Stem Cells for ALS

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Put simply, some human cells can regenerate:

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Regeneration of a human toe nail

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However, many human cell lines, including central nervous tissue, can not regenerate:

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Human stem cells can go through numerous cycles of cell division while maintaining the undifferentiated state, but can still differentiate into specialized tissues like nerve cells:

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When the appropriate stem cells are injected into injured tissues they will multiply, develop, and repair CNS injuries – at least, that’s the theory:

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So far, human Phase I (safety) trials have shown that stem cells can be injected directly into the spinal cords of ALS patients:


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The Phase II (dose escalation) trials began in September 2013 in Michigan and Atlanta, and aims to recruit 15 patients for 5 different dosing protocols, and will look at efficacy:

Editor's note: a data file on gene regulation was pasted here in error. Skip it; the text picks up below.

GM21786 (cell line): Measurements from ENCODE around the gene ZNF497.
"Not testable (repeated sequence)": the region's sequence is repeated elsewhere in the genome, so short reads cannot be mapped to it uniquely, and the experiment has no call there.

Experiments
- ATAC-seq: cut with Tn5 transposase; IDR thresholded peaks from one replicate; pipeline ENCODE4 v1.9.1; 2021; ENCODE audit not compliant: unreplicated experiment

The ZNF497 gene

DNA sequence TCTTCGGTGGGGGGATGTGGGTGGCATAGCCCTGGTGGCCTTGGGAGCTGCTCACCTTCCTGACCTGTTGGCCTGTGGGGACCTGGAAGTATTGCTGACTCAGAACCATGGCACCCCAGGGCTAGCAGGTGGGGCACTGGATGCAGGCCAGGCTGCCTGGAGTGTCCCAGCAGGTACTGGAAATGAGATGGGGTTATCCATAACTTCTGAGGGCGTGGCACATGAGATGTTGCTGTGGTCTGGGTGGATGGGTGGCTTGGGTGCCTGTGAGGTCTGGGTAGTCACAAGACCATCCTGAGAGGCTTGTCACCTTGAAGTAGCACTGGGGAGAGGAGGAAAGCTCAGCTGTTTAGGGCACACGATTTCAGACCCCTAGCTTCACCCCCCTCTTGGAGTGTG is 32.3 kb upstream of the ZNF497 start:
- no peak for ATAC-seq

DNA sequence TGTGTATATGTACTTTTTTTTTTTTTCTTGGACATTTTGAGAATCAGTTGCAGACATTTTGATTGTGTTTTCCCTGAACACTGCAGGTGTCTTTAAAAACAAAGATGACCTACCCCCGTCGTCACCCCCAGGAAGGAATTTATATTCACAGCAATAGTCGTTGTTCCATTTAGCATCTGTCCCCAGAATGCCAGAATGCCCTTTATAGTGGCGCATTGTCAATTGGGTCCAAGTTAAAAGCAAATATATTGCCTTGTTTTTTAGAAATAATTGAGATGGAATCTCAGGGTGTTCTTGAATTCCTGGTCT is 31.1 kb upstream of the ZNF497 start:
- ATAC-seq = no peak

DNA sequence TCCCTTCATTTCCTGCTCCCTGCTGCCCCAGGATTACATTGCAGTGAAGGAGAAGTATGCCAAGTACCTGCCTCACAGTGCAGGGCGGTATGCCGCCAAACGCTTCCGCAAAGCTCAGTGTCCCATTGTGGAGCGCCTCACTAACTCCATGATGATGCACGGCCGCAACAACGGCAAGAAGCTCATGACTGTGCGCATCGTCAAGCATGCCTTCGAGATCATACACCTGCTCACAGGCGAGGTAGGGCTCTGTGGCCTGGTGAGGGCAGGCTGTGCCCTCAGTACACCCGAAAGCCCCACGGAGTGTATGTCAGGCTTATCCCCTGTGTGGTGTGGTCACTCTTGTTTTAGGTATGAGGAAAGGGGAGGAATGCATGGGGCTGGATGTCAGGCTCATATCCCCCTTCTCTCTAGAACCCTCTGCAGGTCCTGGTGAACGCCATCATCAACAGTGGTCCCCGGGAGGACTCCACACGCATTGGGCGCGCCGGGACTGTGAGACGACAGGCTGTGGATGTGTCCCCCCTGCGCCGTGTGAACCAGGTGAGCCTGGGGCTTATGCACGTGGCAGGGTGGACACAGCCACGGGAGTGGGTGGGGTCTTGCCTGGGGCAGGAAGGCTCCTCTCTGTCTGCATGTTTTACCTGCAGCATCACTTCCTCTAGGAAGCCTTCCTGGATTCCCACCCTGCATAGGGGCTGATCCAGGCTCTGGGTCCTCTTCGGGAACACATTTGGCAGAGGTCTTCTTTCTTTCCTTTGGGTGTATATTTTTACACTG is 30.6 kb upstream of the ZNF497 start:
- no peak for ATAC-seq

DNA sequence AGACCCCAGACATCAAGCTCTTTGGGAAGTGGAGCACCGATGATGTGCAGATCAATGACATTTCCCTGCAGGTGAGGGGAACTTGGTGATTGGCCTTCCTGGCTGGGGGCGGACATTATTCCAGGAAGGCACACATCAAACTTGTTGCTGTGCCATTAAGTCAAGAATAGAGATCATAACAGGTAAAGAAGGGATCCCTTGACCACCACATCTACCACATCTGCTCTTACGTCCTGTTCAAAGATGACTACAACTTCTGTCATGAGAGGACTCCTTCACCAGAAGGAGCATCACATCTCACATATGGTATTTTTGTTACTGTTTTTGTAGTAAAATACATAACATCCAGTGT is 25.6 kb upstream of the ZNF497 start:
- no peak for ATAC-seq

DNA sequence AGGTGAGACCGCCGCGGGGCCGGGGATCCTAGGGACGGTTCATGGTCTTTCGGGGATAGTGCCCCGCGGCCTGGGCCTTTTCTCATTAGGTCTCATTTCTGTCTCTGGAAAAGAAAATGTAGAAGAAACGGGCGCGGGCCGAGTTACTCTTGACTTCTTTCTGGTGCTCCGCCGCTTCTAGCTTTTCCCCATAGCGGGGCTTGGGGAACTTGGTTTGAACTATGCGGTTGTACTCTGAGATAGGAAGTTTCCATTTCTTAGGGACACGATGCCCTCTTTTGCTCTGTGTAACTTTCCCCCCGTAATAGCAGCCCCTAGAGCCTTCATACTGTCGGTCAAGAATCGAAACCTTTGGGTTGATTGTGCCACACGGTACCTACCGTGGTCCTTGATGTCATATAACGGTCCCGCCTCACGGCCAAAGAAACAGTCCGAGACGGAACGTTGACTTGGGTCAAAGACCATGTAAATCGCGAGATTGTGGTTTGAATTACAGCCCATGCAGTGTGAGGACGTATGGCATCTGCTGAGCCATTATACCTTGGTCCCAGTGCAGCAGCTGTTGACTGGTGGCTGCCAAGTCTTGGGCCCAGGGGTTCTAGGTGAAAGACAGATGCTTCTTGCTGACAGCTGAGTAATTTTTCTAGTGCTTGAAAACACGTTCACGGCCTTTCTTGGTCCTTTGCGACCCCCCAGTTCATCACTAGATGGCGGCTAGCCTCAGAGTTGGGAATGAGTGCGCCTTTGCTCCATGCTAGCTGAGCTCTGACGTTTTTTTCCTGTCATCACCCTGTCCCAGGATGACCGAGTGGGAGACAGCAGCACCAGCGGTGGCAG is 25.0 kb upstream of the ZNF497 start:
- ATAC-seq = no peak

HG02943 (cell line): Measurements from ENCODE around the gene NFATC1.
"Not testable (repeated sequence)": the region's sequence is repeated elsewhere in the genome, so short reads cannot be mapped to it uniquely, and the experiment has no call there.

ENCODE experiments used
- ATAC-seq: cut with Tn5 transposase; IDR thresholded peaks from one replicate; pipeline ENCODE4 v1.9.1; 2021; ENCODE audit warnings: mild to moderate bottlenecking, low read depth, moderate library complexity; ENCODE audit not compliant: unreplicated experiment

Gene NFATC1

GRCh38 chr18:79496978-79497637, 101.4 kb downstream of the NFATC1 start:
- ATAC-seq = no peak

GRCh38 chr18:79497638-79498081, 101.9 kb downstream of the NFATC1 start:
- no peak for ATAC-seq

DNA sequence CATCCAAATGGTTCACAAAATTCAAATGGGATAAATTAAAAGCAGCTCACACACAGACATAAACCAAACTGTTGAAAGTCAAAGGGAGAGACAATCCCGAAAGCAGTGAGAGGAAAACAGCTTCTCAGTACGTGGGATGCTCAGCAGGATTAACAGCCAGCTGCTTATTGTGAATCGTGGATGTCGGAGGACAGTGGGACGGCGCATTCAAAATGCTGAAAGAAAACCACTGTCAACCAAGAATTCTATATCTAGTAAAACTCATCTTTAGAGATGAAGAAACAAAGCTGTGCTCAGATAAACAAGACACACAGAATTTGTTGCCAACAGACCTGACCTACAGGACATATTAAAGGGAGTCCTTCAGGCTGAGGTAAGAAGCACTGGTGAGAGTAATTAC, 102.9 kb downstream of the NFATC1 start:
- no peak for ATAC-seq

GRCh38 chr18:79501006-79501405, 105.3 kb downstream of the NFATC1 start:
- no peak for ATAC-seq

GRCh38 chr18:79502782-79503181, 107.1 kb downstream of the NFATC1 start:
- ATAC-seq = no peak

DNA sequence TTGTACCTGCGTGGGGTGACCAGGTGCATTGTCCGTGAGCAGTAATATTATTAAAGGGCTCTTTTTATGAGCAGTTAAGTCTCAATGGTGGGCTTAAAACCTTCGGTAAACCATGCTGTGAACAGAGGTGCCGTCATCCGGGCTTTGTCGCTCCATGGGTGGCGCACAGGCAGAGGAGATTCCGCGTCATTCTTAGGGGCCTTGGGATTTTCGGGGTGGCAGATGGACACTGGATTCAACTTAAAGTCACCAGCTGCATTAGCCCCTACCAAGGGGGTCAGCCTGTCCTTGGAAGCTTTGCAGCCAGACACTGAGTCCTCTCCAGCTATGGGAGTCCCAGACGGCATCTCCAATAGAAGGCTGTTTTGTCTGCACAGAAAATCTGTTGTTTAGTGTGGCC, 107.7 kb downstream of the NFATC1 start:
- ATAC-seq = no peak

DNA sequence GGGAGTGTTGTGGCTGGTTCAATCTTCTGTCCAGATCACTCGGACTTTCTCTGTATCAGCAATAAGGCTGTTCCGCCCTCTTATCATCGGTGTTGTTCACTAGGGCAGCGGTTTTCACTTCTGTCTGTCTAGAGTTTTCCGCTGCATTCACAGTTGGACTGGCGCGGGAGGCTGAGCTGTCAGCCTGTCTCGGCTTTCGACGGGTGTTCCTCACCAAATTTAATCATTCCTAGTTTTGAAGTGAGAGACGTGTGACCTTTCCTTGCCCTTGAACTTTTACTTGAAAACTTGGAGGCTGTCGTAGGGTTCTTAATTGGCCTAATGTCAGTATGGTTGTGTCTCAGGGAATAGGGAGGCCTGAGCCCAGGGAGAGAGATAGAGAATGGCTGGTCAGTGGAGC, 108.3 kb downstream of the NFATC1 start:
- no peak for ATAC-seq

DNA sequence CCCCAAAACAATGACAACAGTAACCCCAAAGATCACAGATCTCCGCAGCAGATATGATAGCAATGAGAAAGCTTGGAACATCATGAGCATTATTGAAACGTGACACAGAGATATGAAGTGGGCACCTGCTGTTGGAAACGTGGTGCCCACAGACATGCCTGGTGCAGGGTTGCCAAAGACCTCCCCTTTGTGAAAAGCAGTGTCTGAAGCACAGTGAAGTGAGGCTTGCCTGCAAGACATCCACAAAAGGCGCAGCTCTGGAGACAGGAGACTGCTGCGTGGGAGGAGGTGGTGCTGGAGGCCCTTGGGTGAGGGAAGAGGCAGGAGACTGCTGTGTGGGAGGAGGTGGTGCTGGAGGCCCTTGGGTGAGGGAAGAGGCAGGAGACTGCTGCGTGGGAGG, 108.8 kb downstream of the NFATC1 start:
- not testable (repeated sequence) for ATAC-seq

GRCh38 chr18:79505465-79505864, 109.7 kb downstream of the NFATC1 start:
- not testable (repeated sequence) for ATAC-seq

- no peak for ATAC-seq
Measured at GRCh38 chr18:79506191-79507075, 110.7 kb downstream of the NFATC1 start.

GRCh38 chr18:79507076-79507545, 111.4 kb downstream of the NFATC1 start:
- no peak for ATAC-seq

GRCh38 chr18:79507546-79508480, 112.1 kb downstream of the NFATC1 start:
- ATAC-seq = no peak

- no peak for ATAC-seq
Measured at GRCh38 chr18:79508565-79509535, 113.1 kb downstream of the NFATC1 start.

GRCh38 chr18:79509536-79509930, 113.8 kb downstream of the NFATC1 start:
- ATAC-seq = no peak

Click here to find out more, and watch this space for results.

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3 thoughts on “Stem Cells for ALS

  1. The two block diagrams in this article are very helpful in understanding the basic principles. As you know, Children’s Hospital in Ohio is doing a gene therapy trial for IBM patients. Is the basic principle the same as applicable to ALS? In both case it is the weakening of the muscle tissues that is often the underlying cause.
    Kindly comment.

      • Thanks, Dr Holland. I thought that ALS also required muscle growth, but I have a lot to learn about stem cells. More importantly, the commonality of Ohio trial and BYM338 really intrigues me. Your recent excellent blog on BYM 338 had some question marks for the associated trial. Would those apply to the Ohio trial also?
        On a separate and broader issue: why does it take so long to start recruiting for a trial? Patients for serious illnesses like IBM and Cancer have a limited lifetime left and even a few months can mean a good fraction of that spent just waiting!
        Keep up the good work of educating patients!

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